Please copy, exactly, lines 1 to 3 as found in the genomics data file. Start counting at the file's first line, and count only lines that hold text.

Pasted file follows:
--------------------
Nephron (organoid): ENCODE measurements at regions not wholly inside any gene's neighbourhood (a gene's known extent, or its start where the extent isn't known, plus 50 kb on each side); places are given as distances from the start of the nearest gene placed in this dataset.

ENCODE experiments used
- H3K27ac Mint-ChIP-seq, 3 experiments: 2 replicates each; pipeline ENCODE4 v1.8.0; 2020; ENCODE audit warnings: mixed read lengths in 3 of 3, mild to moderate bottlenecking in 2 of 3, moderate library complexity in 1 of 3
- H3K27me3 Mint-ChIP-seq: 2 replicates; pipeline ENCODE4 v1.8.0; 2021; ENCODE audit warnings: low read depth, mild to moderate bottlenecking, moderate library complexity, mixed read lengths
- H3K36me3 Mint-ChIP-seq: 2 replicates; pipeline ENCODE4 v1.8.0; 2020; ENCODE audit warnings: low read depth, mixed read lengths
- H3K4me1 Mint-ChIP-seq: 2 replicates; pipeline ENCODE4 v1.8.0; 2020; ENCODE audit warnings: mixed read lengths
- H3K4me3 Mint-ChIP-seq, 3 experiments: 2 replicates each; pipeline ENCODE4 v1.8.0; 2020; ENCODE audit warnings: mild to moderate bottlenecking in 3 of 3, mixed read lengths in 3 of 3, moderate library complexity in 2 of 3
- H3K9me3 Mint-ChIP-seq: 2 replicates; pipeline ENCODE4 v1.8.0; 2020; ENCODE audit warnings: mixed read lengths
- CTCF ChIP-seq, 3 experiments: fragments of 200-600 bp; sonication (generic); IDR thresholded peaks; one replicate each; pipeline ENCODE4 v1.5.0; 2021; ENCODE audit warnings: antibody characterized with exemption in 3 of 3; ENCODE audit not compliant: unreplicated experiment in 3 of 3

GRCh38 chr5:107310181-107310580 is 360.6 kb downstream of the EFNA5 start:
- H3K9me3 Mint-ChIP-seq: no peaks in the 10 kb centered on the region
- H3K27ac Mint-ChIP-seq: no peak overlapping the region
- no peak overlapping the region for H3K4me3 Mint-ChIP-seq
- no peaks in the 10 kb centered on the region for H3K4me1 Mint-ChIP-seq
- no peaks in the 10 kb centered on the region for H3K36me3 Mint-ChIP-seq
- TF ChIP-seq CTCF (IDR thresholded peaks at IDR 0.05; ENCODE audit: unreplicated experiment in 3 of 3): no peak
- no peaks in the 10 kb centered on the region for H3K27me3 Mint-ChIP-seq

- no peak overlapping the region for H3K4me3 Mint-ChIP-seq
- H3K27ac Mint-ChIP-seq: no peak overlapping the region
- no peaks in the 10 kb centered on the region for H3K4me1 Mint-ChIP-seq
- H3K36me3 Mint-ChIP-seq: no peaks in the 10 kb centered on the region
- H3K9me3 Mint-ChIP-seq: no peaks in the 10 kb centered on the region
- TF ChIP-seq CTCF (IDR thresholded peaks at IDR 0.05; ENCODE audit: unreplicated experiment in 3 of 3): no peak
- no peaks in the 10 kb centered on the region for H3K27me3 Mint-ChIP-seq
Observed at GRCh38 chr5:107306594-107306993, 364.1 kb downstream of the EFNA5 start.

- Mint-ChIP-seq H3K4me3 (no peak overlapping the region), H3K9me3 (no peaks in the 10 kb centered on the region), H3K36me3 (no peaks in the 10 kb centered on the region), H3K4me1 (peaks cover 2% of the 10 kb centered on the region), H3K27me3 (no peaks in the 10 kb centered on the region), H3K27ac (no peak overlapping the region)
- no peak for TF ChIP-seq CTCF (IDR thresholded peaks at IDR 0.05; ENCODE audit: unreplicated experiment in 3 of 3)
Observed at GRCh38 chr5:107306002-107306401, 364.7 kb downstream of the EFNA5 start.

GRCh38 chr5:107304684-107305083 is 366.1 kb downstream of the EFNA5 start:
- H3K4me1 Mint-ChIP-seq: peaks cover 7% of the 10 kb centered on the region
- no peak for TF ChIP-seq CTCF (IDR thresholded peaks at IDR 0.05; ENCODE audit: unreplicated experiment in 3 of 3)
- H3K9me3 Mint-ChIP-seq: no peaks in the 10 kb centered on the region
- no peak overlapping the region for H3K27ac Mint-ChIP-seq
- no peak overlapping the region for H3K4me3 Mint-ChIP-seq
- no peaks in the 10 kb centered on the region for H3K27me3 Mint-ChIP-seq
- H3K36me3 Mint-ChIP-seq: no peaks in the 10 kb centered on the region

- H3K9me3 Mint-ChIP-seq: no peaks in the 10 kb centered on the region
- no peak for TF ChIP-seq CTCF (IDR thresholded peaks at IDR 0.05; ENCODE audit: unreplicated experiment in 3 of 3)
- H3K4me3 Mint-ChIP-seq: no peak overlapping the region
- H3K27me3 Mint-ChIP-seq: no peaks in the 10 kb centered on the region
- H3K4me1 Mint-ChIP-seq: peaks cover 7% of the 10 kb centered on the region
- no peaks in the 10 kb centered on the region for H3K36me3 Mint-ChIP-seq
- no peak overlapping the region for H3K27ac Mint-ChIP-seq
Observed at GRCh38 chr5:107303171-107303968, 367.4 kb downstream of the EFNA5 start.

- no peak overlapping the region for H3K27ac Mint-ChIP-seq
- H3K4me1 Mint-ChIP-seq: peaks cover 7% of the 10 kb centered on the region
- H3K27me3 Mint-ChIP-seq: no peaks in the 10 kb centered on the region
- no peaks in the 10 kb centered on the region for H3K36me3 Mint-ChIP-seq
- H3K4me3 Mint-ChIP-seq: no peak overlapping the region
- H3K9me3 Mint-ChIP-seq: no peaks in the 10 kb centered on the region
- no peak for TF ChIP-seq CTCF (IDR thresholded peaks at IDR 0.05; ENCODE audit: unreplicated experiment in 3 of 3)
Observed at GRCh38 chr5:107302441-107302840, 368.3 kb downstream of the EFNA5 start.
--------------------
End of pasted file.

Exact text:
Nephron (organoid): ENCODE measurements at regions not wholly inside any gene's neighbourhood (a gene's known extent, or its start where the extent isn't known, plus 50 kb on each side); places are given as distances from the start of the nearest gene placed in this dataset.

ENCODE experiments used
- H3K27ac Mint-ChIP-seq, 3 experiments: 2 replicates each; pipeline ENCODE4 v1.8.0; 2020; ENCODE audit warnings: mixed read lengths in 3 of 3, mild to moderate bottlenecking in 2 of 3, moderate library complexity in 1 of 3